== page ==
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Architectural Styles

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Mediterranean Revival (1917-1930s)

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::  Mediterranean Revival (1917-1930s)

b. The Mediterranean Revival style defined Miami during the Boom of the 1920s. The style reflects the architectural influences of the Mediterranean coast: Italian, Byzantine, Moorish themes from southern Spain, and French. Applied Spanish baroque decoration is generously used around openings, balconies, and cornices. Parapets, twisted columns, pediments, and other classical details also are frequently used. Arches are often featured. The most common materials are stucco walls, red tile roofs, wrought iron grilles and railings, wood brackets and balconies, and oolitic limestone, ceramic tile and terra cotta for ornament. Patios, courtyards, balconies, and loggias replace the front porch. Fenestration is usually the casement type. With its elaborate detailing, Mediterranean Revival architecture works best in large buildings.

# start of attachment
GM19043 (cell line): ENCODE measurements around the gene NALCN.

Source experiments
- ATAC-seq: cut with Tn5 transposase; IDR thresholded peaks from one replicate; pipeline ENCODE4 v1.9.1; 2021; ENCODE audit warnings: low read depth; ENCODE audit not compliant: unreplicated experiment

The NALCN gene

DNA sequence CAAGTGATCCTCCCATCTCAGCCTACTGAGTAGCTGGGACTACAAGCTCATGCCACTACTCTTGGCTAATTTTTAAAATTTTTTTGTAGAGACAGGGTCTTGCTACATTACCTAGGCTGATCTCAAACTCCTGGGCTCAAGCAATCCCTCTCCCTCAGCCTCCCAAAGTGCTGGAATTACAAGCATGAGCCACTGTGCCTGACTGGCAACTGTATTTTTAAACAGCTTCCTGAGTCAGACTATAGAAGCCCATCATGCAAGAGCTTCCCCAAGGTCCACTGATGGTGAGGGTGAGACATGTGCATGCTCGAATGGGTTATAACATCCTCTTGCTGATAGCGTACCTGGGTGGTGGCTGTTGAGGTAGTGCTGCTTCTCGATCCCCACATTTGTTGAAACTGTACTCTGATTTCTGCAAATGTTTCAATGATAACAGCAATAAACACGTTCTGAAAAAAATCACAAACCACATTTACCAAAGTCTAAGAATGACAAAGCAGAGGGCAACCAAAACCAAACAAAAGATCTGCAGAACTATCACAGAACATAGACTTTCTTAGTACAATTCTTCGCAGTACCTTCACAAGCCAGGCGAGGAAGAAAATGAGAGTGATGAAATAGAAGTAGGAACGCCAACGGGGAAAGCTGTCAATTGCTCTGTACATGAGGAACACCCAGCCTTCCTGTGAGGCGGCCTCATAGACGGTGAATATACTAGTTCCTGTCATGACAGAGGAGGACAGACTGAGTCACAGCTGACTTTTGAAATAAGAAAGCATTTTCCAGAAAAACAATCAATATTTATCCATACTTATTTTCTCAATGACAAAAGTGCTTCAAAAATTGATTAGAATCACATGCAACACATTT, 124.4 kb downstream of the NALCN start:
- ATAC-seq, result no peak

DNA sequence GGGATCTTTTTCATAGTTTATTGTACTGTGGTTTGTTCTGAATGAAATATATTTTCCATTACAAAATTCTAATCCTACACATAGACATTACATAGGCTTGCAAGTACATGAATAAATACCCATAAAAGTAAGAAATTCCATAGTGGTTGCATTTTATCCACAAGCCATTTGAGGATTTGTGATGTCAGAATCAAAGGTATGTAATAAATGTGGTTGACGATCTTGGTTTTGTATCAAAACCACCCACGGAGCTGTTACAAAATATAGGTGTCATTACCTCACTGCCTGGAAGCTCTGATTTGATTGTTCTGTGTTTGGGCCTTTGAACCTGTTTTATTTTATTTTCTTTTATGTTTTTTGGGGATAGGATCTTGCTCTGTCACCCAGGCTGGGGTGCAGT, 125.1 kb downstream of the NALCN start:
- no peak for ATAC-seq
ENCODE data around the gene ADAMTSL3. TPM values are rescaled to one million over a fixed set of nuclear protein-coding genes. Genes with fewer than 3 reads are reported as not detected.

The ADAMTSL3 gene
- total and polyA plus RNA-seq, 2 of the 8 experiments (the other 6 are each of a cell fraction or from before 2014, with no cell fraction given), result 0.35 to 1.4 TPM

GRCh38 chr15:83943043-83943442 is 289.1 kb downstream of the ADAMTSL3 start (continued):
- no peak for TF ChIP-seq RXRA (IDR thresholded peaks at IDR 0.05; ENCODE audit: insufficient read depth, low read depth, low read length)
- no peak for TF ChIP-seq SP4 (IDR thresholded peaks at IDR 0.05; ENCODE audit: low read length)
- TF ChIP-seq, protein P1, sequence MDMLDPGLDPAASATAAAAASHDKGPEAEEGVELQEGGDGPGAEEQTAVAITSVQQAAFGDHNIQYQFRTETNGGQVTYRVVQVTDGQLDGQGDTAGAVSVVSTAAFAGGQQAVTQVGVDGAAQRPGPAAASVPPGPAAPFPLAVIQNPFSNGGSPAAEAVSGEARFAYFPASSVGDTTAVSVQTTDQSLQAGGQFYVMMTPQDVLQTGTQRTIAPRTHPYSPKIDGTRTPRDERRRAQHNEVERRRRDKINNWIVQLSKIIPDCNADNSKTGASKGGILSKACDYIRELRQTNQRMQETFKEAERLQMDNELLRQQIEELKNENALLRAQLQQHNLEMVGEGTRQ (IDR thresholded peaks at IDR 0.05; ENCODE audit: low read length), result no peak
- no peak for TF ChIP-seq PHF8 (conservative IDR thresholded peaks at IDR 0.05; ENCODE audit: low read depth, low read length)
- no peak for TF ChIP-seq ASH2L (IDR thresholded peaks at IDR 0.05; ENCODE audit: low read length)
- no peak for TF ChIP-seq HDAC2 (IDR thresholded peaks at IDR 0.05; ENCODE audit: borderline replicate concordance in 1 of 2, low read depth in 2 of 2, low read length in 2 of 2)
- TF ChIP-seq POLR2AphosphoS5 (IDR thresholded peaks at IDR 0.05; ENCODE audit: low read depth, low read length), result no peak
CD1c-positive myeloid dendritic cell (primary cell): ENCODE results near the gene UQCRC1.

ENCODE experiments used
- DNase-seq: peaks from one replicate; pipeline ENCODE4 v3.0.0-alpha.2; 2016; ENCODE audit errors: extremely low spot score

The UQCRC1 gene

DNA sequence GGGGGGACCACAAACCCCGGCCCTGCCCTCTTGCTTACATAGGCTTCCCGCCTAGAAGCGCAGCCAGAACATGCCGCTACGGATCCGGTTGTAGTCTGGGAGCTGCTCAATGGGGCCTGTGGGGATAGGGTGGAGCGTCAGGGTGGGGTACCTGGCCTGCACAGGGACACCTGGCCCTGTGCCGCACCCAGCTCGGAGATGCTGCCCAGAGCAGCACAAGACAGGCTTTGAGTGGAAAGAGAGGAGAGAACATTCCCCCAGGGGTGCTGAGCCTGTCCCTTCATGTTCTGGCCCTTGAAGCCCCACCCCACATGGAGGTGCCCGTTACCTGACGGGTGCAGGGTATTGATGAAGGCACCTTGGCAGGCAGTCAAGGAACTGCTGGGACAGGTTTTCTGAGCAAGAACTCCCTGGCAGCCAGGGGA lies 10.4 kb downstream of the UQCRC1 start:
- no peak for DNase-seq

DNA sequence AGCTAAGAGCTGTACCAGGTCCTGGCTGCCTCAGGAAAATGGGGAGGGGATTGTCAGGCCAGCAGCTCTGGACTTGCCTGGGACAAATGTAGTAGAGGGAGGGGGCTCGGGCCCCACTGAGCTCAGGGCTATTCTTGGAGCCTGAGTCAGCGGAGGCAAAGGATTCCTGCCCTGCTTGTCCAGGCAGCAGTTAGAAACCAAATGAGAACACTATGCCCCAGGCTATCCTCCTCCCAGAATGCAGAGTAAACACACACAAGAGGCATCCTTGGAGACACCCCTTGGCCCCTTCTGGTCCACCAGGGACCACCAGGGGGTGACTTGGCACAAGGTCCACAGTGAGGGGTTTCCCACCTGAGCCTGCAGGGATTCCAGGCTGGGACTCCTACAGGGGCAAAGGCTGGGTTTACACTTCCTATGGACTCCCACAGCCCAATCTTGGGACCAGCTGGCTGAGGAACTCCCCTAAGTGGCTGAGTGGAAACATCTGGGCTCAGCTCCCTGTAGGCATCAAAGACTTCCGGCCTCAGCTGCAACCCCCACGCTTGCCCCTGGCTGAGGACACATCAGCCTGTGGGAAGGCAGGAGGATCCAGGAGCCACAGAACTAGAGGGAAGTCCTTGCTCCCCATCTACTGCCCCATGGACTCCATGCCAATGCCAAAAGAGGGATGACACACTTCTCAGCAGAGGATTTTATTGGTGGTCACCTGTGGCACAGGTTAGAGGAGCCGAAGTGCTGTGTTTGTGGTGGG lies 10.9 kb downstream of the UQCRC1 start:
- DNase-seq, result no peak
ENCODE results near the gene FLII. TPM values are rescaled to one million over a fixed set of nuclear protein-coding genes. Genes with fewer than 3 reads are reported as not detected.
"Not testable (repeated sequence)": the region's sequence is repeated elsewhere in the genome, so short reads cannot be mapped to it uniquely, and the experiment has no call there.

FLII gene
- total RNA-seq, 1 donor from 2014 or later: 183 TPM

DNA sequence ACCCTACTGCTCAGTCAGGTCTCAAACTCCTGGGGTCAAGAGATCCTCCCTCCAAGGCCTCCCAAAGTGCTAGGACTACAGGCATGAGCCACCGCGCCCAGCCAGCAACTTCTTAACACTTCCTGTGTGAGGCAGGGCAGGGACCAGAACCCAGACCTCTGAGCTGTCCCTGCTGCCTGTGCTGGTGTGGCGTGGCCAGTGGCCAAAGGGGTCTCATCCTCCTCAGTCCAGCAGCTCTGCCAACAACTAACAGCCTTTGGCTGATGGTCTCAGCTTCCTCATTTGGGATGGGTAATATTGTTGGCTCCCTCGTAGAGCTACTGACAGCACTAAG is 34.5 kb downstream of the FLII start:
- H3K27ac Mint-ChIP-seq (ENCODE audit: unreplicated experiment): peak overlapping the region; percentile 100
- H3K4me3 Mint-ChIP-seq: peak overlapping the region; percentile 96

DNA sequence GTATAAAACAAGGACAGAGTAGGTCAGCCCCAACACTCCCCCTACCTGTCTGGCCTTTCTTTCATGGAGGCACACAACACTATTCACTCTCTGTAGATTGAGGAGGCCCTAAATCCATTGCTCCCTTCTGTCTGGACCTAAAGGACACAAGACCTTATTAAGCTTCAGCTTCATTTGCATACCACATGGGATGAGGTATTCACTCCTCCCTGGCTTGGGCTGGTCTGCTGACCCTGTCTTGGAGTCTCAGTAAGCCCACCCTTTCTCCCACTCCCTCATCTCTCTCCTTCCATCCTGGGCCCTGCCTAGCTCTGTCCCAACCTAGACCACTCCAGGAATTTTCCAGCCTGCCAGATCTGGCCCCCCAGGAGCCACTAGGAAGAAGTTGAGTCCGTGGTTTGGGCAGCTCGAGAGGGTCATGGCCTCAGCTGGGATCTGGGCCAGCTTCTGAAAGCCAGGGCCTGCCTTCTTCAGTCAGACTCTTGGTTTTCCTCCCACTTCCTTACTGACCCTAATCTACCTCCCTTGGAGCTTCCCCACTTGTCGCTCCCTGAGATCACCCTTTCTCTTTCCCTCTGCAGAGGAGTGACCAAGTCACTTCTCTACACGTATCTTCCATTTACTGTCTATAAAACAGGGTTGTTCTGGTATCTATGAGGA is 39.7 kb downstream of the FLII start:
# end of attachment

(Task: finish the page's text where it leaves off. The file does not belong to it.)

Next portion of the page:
The Alamo
Beverly Terrace Historic District
Bryan Memorial Methodist Church
Coconut Grove Playhouse
Cushman School
Philip Dusenbury House
East Coast Fisheries
El Jardin
Fire Station No. 2
Fire Station No. 4
First Presbyterian Church
Freedom Tower
Gesu Church and Rectory
Greater Bethel A.M.E. Church
Gold Coast Pharmacy
Miami Woman's Club
Mount Zion Baptist Church
Olympia Theater and Office Building
Villa Woodbine
Wolpert Apartments

:: Site design Modi5 :: Site development Blue Reef Creative :: Historic Preservation Consultant Janus Research